Freethought Today · Vol. 21 No. 6 August 2004

Published by the Freedom From Religion Foundation, Inc.

State/Church Bulletin

Towey Pushes Culture War?

Jim Towey, director of the White House Office of Faith-based and Community Initiatives, told two thousand religious leaders on June 1, in a Los Angeles promotion of Pres. Bush's faith-based initiative, that there is a culture war."

Towey said: "It's true that much attention is being placed on the war in Iraq, but there's also another war that's going on. It's a culture war that really gets to the heart of the questions about what is the role of faith in the public square." Towey, a Catholic who was an attorney for Mother Teresa, warned that if faith is driven from the public square, "you almost wind up creating a godless orthodoxy."

Bush delivered what the Los Angeles Times termed an "emotional 40-minute address" to the conference, saying: "I told . . . the people in my government, rather than fear faith programs, welcome them. They're changing America. They do a better job than government can do."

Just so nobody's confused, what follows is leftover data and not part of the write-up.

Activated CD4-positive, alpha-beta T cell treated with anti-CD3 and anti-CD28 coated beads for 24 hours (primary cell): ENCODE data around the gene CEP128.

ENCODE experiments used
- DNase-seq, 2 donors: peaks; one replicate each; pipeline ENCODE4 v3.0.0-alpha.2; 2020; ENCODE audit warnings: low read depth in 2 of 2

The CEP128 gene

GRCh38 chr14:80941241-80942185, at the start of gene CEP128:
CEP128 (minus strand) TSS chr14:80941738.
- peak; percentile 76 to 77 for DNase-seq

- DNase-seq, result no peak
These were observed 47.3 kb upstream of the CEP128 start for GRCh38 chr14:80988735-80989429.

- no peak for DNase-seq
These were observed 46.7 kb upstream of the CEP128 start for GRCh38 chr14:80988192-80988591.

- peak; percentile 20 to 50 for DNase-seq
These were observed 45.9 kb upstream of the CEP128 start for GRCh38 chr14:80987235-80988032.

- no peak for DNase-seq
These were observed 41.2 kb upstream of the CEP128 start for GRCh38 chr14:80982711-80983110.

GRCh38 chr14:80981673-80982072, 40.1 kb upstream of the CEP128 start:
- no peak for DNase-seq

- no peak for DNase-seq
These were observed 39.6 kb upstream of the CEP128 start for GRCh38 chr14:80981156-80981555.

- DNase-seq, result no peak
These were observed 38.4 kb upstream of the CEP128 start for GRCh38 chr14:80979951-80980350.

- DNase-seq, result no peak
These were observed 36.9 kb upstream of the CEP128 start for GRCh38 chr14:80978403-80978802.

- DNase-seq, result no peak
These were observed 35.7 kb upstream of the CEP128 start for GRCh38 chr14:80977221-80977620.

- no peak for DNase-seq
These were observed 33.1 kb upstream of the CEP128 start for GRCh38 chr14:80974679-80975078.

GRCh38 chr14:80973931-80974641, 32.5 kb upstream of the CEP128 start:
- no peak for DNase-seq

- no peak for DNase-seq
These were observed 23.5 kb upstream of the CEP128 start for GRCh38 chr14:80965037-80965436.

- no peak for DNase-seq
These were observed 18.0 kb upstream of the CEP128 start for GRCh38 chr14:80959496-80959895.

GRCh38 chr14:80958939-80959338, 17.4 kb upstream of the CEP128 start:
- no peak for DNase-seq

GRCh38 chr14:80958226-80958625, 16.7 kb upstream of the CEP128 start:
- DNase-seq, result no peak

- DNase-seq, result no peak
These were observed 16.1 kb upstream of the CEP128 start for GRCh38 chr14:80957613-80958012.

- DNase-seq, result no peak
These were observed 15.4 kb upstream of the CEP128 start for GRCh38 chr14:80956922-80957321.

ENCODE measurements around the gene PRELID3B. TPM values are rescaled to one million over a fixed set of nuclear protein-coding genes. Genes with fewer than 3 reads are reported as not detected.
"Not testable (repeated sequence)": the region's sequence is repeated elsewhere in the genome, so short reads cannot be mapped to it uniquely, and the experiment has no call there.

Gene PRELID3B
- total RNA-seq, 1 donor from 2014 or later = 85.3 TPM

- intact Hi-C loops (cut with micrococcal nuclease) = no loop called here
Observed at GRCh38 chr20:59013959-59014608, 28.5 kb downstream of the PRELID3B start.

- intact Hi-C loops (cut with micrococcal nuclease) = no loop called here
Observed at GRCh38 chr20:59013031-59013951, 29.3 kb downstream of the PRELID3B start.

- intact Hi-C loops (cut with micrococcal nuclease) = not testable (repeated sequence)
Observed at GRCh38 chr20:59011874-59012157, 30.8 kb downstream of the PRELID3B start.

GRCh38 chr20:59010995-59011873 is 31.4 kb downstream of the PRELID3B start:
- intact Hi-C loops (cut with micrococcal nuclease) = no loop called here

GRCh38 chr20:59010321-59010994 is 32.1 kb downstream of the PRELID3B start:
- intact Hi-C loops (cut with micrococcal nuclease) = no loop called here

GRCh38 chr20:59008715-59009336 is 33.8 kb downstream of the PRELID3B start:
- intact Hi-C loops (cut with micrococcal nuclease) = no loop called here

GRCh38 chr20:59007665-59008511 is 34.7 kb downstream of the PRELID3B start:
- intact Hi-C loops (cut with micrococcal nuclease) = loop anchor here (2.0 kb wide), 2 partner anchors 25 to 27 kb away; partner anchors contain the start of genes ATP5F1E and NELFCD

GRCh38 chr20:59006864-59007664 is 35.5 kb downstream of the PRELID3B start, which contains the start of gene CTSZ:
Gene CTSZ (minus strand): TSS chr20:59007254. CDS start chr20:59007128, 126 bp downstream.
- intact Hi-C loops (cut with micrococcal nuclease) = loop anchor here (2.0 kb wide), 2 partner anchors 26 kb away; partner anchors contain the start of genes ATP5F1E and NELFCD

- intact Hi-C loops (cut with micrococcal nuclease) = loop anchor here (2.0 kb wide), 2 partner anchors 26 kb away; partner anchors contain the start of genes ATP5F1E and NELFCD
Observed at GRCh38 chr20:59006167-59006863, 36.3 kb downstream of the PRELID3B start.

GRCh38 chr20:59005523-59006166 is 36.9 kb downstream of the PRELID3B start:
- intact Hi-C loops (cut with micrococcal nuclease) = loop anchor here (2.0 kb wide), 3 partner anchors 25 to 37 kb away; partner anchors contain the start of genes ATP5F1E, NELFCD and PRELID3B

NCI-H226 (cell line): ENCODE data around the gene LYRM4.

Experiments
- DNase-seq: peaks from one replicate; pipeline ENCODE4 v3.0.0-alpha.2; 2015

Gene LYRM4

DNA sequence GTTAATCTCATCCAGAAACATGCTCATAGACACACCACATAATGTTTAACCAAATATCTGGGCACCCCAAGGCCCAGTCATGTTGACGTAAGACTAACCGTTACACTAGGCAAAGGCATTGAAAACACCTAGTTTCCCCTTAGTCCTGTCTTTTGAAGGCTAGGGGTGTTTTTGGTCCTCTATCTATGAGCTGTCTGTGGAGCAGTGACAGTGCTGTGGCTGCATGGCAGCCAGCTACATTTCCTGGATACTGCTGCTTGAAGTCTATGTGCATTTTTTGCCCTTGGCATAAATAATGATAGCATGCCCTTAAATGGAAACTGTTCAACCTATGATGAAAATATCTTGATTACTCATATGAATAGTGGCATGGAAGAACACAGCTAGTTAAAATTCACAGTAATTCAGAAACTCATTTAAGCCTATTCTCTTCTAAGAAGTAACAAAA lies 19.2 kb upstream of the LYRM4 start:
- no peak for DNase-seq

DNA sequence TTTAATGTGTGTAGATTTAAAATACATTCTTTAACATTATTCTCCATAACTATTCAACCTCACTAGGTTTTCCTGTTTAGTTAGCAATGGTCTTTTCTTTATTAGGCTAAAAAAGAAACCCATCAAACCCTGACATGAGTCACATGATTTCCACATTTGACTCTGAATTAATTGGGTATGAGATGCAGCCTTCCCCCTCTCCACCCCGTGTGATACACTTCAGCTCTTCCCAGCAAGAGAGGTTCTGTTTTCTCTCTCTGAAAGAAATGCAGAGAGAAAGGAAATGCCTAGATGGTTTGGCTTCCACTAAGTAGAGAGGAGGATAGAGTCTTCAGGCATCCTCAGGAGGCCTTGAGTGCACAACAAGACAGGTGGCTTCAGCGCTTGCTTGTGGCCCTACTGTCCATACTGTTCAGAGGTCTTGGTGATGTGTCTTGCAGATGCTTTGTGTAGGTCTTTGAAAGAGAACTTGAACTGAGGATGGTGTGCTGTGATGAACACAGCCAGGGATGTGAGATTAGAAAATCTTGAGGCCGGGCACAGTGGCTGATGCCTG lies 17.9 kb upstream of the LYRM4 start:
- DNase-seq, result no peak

The New York Times coverage reported that parts of Bush's speech "sounded like a revival meeting."

"How do we gather up the strength of the country, the vibrancy of faith-based programs, the social entrepreneurs? How do we encourage them? And one way to do so is to hold conferences like these that frankly give me a chance and a platform to speak to the country and say, as clearly as I can, we welcome the army of compassion, we understand the power of faith in America, and the federal government will assist, not discriminate against you."

Sidney Schempp In Memoriam

First Amendment victor Sidney Schempp, 91, who was a plaintiff with her husband Ed, now deceased, and their children in the landmark 1963 decision abolishing mandatory bible reading in public schools, died in Haywood, Calif. on July 5.